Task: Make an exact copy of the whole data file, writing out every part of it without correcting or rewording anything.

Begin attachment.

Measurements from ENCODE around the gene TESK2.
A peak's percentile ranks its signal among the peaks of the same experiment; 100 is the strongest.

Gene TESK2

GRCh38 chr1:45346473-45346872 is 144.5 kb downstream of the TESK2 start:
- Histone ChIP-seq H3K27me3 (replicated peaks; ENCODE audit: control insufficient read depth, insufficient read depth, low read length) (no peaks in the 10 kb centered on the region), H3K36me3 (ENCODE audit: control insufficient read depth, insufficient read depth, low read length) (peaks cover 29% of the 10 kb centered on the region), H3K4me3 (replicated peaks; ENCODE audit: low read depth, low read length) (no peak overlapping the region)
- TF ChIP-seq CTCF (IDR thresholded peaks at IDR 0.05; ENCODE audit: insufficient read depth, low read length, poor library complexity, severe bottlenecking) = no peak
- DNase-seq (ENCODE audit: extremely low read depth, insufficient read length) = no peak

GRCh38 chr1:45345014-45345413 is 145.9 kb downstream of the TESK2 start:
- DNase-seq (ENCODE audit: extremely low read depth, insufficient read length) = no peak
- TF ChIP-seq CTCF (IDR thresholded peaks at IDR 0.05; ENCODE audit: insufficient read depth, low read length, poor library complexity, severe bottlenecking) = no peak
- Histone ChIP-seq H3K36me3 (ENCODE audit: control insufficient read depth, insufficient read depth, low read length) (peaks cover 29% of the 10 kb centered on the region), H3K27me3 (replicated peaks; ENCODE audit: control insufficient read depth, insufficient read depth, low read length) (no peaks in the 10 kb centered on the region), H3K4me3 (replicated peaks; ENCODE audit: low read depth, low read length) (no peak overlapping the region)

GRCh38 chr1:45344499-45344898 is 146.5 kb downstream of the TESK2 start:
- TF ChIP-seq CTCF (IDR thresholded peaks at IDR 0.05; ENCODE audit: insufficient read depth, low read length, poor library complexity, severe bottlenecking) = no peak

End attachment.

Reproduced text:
Measurements from ENCODE around the gene TESK2.
A peak's percentile ranks its signal among the peaks of the same experiment; 100 is the strongest.

Gene TESK2

GRCh38 chr1:45346473-45346872 is 144.5 kb downstream of the TESK2 start:
- Histone ChIP-seq H3K27me3 (replicated peaks; ENCODE audit: control insufficient read depth, insufficient read depth, low read length) (no peaks in the 10 kb centered on the region), H3K36me3 (ENCODE audit: control insufficient read depth, insufficient read depth, low read length) (peaks cover 29% of the 10 kb centered on the region), H3K4me3 (replicated peaks; ENCODE audit: low read depth, low read length) (no peak overlapping the region)
- TF ChIP-seq CTCF (IDR thresholded peaks at IDR 0.05; ENCODE audit: insufficient read depth, low read length, poor library complexity, severe bottlenecking) = no peak
- DNase-seq (ENCODE audit: extremely low read depth, insufficient read length) = no peak

GRCh38 chr1:45345014-45345413 is 145.9 kb downstream of the TESK2 start:
- DNase-seq (ENCODE audit: extremely low read depth, insufficient read length) = no peak
- TF ChIP-seq CTCF (IDR thresholded peaks at IDR 0.05; ENCODE audit: insufficient read depth, low read length, poor library complexity, severe bottlenecking) = no peak
- Histone ChIP-seq H3K36me3 (ENCODE audit: control insufficient read depth, insufficient read depth, low read length) (peaks cover 29% of the 10 kb centered on the region), H3K27me3 (replicated peaks; ENCODE audit: control insufficient read depth, insufficient read depth, low read length) (no peaks in the 10 kb centered on the region), H3K4me3 (replicated peaks; ENCODE audit: low read depth, low read length) (no peak overlapping the region)

GRCh38 chr1:45344499-45344898 is 146.5 kb downstream of the TESK2 start:
- TF ChIP-seq CTCF (IDR thresholded peaks at IDR 0.05; ENCODE audit: insufficient read depth, low read length, poor library complexity, severe bottlenecking) = no peak